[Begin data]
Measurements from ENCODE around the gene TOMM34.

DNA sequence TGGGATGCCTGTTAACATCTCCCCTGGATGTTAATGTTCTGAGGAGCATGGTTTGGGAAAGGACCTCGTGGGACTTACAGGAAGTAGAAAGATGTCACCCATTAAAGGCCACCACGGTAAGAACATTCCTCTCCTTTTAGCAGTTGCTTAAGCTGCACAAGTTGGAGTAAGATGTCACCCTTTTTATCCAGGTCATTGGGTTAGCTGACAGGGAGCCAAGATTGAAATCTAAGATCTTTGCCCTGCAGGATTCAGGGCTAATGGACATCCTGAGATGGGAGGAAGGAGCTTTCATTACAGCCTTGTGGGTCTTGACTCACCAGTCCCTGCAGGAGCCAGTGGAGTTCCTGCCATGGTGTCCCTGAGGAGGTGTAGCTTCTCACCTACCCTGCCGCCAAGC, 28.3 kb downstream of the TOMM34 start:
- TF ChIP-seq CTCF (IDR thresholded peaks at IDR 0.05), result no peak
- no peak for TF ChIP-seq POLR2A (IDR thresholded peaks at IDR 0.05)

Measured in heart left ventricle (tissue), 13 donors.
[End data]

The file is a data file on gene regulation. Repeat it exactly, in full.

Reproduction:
Measurements from ENCODE around the gene TOMM34.

DNA sequence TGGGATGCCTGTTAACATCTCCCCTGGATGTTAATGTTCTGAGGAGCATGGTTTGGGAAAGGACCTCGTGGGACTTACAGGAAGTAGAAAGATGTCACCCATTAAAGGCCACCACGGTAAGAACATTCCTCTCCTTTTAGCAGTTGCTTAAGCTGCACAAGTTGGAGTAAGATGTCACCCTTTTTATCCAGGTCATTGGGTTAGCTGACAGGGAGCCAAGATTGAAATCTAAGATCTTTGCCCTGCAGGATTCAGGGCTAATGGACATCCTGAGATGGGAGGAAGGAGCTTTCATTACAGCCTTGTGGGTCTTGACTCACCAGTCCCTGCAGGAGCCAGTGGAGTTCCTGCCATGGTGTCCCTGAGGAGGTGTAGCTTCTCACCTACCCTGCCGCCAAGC, 28.3 kb downstream of the TOMM34 start:
- TF ChIP-seq CTCF (IDR thresholded peaks at IDR 0.05), result no peak
- no peak for TF ChIP-seq POLR2A (IDR thresholded peaks at IDR 0.05)

Measured in heart left ventricle (tissue), 13 donors.